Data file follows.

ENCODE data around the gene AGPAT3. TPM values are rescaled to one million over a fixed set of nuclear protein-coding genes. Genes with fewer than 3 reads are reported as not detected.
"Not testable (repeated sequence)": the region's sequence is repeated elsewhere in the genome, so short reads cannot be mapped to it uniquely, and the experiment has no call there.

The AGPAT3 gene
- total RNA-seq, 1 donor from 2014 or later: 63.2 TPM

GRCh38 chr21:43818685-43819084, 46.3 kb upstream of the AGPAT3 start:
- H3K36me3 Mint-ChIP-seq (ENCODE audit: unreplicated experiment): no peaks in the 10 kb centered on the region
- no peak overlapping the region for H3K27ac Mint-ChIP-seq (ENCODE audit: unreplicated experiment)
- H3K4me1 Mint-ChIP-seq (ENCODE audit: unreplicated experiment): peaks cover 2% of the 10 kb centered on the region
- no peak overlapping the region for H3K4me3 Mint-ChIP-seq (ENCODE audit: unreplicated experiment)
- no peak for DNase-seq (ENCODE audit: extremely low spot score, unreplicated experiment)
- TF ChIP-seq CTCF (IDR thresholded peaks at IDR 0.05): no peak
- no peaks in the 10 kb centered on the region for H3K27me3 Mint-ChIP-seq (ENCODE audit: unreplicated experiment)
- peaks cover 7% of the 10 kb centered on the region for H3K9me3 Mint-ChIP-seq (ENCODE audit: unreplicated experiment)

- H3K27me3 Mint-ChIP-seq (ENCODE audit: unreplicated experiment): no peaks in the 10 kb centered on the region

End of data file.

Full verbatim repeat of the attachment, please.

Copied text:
ENCODE data around the gene AGPAT3. TPM values are rescaled to one million over a fixed set of nuclear protein-coding genes. Genes with fewer than 3 reads are reported as not detected.
"Not testable (repeated sequence)": the region's sequence is repeated elsewhere in the genome, so short reads cannot be mapped to it uniquely, and the experiment has no call there.

The AGPAT3 gene
- total RNA-seq, 1 donor from 2014 or later: 63.2 TPM

GRCh38 chr21:43818685-43819084, 46.3 kb upstream of the AGPAT3 start:
- H3K36me3 Mint-ChIP-seq (ENCODE audit: unreplicated experiment): no peaks in the 10 kb centered on the region
- no peak overlapping the region for H3K27ac Mint-ChIP-seq (ENCODE audit: unreplicated experiment)
- H3K4me1 Mint-ChIP-seq (ENCODE audit: unreplicated experiment): peaks cover 2% of the 10 kb centered on the region
- no peak overlapping the region for H3K4me3 Mint-ChIP-seq (ENCODE audit: unreplicated experiment)
- no peak for DNase-seq (ENCODE audit: extremely low spot score, unreplicated experiment)
- TF ChIP-seq CTCF (IDR thresholded peaks at IDR 0.05): no peak
- no peaks in the 10 kb centered on the region for H3K27me3 Mint-ChIP-seq (ENCODE audit: unreplicated experiment)
- peaks cover 7% of the 10 kb centered on the region for H3K9me3 Mint-ChIP-seq (ENCODE audit: unreplicated experiment)

- H3K27me3 Mint-ChIP-seq (ENCODE audit: unreplicated experiment): no peaks in the 10 kb centered on the region